Firefighter Fatalities

by admin on October 18, 2011

Firefighter Fatalities

Firefighter Fatalities are a fact of life, a “cost of doing business”, so to speak. Even so, every one of these deaths that are accounted below represents a person, a human being, a Father, Brother, Uncle, “Daddy”, Sister, Mother, Aunt, “mommy”. These real people made the ultimate sacrifice and gave their lives helping someone else. Many of these deaths could have been avoided if the person could have communicated to the on-scene commander that they needed help. (continued below)


U.S. Firefighter Fatalities

Year Deaths Fireground
Injuries
Total
Injuries
1992
75
52,290
97,700
1993
77
52,885
101,500
1994
104
52,875
95,400
1995
96
50,640
94,500
1996
95
45,725
87,150
1997
94
40,920
85,400
1998
91
43,080
87,500
1999
112
45,500
88,500
2000
105
43,065
84,550
2001
1021
41,395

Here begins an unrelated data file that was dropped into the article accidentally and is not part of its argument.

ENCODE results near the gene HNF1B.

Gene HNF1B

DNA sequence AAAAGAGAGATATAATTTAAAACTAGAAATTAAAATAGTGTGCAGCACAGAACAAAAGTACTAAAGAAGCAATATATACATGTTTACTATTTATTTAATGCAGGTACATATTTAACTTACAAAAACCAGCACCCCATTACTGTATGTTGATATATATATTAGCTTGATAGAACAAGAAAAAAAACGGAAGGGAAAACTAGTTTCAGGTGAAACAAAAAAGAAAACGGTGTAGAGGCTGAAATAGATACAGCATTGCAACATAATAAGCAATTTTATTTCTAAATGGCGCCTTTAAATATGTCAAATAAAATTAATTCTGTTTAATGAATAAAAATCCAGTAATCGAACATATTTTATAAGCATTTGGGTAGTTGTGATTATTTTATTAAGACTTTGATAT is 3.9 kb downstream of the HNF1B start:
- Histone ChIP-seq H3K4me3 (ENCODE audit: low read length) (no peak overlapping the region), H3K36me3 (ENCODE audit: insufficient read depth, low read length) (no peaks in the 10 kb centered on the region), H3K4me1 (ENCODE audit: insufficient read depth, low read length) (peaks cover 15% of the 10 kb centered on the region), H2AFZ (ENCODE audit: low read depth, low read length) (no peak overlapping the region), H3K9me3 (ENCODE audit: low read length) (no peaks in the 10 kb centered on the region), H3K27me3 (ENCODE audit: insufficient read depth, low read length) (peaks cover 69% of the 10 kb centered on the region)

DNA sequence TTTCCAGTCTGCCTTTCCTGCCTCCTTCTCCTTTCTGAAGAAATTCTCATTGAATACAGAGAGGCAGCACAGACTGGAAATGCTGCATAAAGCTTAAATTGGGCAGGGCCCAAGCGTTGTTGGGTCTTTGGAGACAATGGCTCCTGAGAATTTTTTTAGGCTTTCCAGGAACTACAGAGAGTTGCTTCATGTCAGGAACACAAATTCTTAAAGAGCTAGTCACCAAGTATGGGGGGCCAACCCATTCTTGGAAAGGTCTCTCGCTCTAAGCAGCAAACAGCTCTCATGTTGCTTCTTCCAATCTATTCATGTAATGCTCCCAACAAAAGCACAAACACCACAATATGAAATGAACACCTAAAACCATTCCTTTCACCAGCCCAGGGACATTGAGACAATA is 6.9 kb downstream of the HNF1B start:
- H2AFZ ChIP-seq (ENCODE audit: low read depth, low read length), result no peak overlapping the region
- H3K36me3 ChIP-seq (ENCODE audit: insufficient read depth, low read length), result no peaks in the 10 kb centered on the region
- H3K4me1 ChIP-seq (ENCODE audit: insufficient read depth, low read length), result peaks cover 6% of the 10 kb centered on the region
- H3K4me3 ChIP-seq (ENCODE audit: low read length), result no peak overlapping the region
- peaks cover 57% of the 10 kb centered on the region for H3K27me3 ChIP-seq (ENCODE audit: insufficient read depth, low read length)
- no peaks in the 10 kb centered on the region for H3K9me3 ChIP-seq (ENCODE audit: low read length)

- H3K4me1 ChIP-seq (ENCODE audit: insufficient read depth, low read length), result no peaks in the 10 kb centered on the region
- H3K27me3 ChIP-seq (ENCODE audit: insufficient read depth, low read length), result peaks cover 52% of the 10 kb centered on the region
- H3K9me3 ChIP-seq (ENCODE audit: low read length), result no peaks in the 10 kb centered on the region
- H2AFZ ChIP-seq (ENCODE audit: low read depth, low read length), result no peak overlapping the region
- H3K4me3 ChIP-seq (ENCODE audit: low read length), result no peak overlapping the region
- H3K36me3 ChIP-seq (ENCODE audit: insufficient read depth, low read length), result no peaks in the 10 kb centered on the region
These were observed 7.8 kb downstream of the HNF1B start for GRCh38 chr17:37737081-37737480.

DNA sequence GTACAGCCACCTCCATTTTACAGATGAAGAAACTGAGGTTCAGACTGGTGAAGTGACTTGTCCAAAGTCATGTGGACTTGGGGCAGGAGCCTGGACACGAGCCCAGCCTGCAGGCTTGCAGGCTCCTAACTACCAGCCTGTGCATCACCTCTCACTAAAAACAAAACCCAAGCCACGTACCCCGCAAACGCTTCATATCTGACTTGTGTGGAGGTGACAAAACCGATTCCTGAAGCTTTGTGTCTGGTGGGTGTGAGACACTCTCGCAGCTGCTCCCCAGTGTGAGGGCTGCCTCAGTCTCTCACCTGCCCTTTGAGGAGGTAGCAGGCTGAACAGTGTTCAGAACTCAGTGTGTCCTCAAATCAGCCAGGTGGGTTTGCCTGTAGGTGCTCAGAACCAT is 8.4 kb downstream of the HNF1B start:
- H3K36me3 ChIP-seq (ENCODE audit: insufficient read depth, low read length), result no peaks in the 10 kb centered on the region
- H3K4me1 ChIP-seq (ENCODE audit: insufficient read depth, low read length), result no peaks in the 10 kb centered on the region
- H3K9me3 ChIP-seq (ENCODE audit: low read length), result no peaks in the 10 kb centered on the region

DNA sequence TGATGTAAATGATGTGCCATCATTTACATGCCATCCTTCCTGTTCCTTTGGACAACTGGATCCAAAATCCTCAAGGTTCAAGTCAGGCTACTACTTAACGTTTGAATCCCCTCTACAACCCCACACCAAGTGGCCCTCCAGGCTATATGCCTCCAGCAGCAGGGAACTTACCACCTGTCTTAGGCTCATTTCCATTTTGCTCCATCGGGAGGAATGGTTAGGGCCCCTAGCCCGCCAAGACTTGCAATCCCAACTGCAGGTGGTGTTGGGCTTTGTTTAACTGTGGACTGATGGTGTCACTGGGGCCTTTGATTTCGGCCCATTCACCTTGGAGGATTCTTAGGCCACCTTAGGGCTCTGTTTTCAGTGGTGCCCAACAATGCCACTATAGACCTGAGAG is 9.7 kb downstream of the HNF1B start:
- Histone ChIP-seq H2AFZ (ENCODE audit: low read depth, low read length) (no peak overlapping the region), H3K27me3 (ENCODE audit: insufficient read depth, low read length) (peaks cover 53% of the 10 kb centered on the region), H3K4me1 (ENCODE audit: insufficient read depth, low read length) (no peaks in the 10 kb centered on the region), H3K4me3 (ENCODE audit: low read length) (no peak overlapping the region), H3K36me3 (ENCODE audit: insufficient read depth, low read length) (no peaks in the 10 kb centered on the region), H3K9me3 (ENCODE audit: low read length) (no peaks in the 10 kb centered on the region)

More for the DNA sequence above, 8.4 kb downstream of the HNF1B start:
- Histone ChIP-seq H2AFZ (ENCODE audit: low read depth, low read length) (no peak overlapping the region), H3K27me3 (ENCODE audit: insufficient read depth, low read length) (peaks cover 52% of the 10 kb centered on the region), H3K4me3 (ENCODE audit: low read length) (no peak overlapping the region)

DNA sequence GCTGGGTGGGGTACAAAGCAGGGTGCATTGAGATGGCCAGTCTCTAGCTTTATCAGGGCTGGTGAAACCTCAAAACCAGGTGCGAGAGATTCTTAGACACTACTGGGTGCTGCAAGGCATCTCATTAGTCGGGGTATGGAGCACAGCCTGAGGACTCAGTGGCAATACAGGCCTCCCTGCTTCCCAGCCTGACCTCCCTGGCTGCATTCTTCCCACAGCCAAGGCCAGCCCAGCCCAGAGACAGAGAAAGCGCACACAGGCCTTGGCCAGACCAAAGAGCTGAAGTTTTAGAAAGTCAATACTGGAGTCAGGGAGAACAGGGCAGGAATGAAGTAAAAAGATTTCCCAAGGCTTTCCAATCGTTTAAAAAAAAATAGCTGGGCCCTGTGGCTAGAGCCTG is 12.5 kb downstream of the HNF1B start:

82,250
2002
101
37,860
80,800
2003
113
38,045
78,750
2004
119
36,880
75,840
2005
115
41,950
80,100
2006
107
44,210
83,400
2007
118
38,340
80,100
2008
118
46,595
79,700
2009
90
32,205
78,150

1 Does not include 344 firefighters who died in the line of duty at the World Trade Center on September 11, 2001.
(From above)
Or, better yet, what if the on-scene commander had been reminded that one of his firefighters was overdue for checking in? Or what if they knew that the firefighter was approaching the end of their air supply and weren’t exiting the structure? They could have asked if the firefighter was in trouble and if no response, could have sent in the assistance team before the person became a firefighter fatality statistic.

Tri-Sentinel’s initial product is the Firefighter Automated Accountability System or (FAAS), which gives the on-scene commander that capability and the individual firefighters the assurance that someone has their eye on them besides their “guardian angel.”

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